27 May 2020
The impairments reported by the large banks in the first quarter were at the highest level since the financial crisis, and the economic outlook is characterised by great uncertainty. Banks' capital and liquidity levels make them more resilient now than they were before the financial crisis.
"Banks can withstand a sharp, temporary economic slowdown," says Assistant Governor Karsten Biltoft.
In scenarios where the economic downturn is followed by a prolonged recession, some of the country's large systemic banks risk falling short of their capital buffer requirements, a new stress test from Danmarks Nationalbank shows.
The stress test also shows that some medium-sized banks will fall short of their minimum capital requirements during a prolonged recession.
"It would not be a problem for overall financial stability if small or medium-sized banks have to be resolved as a result of the crisis," says Assistant Governor Karsten Biltoft.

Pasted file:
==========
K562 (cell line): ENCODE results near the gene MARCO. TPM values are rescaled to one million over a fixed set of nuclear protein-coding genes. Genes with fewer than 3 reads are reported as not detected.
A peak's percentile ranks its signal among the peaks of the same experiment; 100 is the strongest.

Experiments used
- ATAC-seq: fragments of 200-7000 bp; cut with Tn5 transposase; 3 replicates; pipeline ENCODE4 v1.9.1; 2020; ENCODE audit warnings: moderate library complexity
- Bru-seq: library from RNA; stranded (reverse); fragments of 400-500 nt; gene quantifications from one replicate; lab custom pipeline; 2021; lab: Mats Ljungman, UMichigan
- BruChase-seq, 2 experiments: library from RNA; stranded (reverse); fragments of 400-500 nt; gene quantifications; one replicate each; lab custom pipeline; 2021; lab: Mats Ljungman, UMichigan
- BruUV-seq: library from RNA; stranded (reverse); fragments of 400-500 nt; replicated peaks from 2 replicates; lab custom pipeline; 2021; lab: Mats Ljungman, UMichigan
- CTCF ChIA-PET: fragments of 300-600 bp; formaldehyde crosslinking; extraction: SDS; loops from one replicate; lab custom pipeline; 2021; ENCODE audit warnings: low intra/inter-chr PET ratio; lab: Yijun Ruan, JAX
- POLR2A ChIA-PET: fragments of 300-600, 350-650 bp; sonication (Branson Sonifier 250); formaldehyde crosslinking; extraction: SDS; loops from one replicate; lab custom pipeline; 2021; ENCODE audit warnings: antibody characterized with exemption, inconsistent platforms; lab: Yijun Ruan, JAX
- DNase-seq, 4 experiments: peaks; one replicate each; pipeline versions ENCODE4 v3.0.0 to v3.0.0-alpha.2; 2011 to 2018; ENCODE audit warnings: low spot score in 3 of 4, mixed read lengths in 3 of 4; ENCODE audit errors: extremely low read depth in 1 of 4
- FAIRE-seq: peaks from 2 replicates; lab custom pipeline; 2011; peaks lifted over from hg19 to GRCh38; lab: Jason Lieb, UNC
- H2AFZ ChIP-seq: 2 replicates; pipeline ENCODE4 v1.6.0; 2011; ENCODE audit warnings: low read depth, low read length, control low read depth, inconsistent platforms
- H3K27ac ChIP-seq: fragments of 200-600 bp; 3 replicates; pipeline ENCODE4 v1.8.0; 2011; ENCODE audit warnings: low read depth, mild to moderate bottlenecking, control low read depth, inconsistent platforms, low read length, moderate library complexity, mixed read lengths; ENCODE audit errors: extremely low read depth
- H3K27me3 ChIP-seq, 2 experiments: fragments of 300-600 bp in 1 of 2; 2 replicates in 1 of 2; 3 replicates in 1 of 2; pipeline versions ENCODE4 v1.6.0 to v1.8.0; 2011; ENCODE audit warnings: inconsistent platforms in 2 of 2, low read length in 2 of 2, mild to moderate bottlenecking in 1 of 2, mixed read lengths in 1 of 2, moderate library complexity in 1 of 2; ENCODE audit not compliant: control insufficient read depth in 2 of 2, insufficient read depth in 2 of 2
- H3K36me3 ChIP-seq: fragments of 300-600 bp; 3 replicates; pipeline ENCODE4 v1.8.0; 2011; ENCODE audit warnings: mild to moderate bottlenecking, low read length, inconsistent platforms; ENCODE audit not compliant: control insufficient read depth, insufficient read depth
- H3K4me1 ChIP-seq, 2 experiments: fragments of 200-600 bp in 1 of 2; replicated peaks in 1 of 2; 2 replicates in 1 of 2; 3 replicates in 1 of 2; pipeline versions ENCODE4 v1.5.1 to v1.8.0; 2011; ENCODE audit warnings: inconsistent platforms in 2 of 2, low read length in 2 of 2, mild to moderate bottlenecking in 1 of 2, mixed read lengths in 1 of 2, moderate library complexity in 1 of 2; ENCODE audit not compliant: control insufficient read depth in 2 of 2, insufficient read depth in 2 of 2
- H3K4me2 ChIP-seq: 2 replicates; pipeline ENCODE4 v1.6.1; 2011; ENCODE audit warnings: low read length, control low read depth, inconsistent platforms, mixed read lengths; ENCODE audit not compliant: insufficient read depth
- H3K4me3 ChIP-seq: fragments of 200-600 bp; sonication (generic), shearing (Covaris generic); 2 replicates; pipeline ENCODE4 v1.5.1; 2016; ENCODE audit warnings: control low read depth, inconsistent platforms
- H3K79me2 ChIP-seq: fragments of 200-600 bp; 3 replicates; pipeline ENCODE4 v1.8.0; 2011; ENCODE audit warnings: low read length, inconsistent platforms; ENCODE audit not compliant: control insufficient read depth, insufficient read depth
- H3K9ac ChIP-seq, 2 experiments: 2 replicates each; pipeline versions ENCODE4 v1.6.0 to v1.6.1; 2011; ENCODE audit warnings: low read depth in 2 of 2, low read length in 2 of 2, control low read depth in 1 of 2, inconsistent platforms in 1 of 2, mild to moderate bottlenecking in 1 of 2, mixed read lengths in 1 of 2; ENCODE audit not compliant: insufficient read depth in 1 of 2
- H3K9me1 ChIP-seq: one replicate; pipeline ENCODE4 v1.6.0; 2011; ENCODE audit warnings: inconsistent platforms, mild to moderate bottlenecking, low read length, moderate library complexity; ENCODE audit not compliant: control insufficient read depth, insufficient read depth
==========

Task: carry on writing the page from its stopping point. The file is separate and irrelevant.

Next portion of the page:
For most banks, the MREL (Minimum Requirement for Own Funds and Eligible Liabilities) is the requirement they are closest to breaching. Banks should therefore ensure sufficient distance to this requirement.
In Danmarks Nationalbank's opinion, it is important to maintain the regulatory framework that has resulted in the banks being well prepared for the current crisis. Banks can only ensure continued lending to creditworthy customers as long as their own soundness cannot be called into question.
Enquiries can be directed to Press Officer Teis Hald Jensen at tel. +45 3363 6066.